Indeed there is a more formal injunction on a Muslim to pay what is termed as "obligatory charity" in the Koran, know as the zakat. Although the exact amount is not defined in the Koran, the Muslim practice is to give 2.5% of income. 
It’s exactly like the idea of the Government's giving pledge but set at a higher level; not 1% but 2.5%. An example to us all.
The Islamic charitable tradition is a noble one, and around the Islamic world one sees ancient ...more

Posted By Bubb’s blog
On 1 July 2014 - 3:07pm

Up early for a spot of filming in Islington (where else) on pensions. And before you yawn, for many of us this is becoming a key issue. And it ought to be so for all my charity CEOs.
It's not just the "pensions revolution" that George Osborne announced this year, but also auto-enrolment that comes into force next year for all our staff.   These mean all charities have to review their existing schemes - some will not be approved for the future - and make arrangements for auto-enrolment. It has to be electronic and automatic when new staff join. There is also the question of how we tell staff about pensions and give them advice on choices.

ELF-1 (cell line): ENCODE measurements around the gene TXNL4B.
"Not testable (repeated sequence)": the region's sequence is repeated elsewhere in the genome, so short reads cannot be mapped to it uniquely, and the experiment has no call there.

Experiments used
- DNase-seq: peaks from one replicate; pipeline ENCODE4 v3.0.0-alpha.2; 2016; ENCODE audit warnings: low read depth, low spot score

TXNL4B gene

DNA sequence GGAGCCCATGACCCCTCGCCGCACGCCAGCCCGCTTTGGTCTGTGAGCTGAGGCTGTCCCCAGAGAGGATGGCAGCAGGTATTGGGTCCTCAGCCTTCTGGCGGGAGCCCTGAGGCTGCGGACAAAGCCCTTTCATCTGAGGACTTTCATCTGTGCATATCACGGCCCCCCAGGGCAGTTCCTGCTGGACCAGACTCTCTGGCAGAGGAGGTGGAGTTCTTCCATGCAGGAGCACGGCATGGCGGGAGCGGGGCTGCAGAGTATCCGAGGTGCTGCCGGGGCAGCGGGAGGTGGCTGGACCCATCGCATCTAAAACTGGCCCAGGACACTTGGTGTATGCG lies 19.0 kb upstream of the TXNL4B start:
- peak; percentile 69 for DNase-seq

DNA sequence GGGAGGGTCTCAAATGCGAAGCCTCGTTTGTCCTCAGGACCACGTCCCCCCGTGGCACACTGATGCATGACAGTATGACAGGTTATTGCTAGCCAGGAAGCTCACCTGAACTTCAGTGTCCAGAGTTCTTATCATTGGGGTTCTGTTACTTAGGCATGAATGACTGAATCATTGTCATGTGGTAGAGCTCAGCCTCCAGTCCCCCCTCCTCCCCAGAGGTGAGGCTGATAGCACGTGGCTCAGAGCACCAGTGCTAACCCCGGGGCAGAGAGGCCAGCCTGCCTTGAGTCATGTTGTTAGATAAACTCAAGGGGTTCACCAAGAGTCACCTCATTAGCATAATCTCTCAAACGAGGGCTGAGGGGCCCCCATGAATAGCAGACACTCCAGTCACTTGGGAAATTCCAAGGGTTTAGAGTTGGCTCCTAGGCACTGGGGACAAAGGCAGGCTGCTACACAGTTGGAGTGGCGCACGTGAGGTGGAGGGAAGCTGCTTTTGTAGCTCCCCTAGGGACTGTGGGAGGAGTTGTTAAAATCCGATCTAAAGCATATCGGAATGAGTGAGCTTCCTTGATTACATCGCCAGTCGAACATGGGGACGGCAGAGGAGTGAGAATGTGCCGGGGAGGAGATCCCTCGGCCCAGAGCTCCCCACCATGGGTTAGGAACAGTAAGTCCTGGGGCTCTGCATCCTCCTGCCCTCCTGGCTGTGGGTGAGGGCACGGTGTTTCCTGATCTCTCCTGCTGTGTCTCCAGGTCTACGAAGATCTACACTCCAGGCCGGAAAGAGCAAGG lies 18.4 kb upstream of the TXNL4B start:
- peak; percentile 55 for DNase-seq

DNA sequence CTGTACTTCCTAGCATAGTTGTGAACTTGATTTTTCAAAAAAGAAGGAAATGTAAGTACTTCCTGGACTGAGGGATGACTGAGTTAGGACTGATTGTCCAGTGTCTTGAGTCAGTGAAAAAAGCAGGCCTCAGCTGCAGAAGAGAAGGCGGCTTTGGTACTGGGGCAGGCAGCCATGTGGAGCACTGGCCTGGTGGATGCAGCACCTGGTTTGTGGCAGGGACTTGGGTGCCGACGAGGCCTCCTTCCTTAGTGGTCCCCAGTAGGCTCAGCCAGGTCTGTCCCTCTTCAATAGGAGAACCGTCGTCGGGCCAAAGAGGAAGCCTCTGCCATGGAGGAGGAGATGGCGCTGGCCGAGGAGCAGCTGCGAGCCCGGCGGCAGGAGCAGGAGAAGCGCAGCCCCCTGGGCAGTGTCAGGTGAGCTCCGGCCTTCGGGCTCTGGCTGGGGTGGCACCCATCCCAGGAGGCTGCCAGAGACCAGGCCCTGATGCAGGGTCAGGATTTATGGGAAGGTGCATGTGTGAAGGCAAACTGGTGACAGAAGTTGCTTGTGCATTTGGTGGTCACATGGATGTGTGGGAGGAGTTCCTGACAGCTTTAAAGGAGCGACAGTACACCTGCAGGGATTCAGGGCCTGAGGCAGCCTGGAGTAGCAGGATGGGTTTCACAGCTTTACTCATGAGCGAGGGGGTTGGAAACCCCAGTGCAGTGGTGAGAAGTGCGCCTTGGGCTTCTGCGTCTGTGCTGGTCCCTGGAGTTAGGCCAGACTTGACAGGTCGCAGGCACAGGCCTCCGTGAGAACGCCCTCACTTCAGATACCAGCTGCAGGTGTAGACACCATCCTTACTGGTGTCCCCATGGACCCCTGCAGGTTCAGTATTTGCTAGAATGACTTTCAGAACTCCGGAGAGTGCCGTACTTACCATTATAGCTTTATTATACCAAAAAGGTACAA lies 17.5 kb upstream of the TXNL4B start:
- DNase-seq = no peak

ACEVO has worked with one of the country's top pension experts for over 14 years. Back before I came to ACEVO we chose Foster Denovo to provide our staff pensions and the experience was so good we asked them if they would work with member charities on their pension schemes. 14 years later we are now still working with them and ...more

Posted By Bubb’s blog
On 30 June 2014 - 12:23pm

Are you a quiet or noisy leader? What works best? I was at one of our ACEVO regional meetings in Oxford last week, and we had a fascinating debate on this in the wake of recent controversies.

A key role for any social leader is 'speaking truth to power'. But how do you do this? There are some CEOs who believe you must never speak out in public and do all your lobbying behind closed doors. They fear that if they are publicly critical they will be cut off from access or 'got at' in some way. 
This is wrong. No politician or senior official will pay you much attention if they think you will never speak out. That would mean they can safely ignore you. They will pay attention if they think you might speak out publicly, and if they think that what they are proposing is going to be criticised in the public domain. We social leaders hold a vital weapon in our hands. The media love us and we are trusted. When a politician or government official is interviewed the public are ...more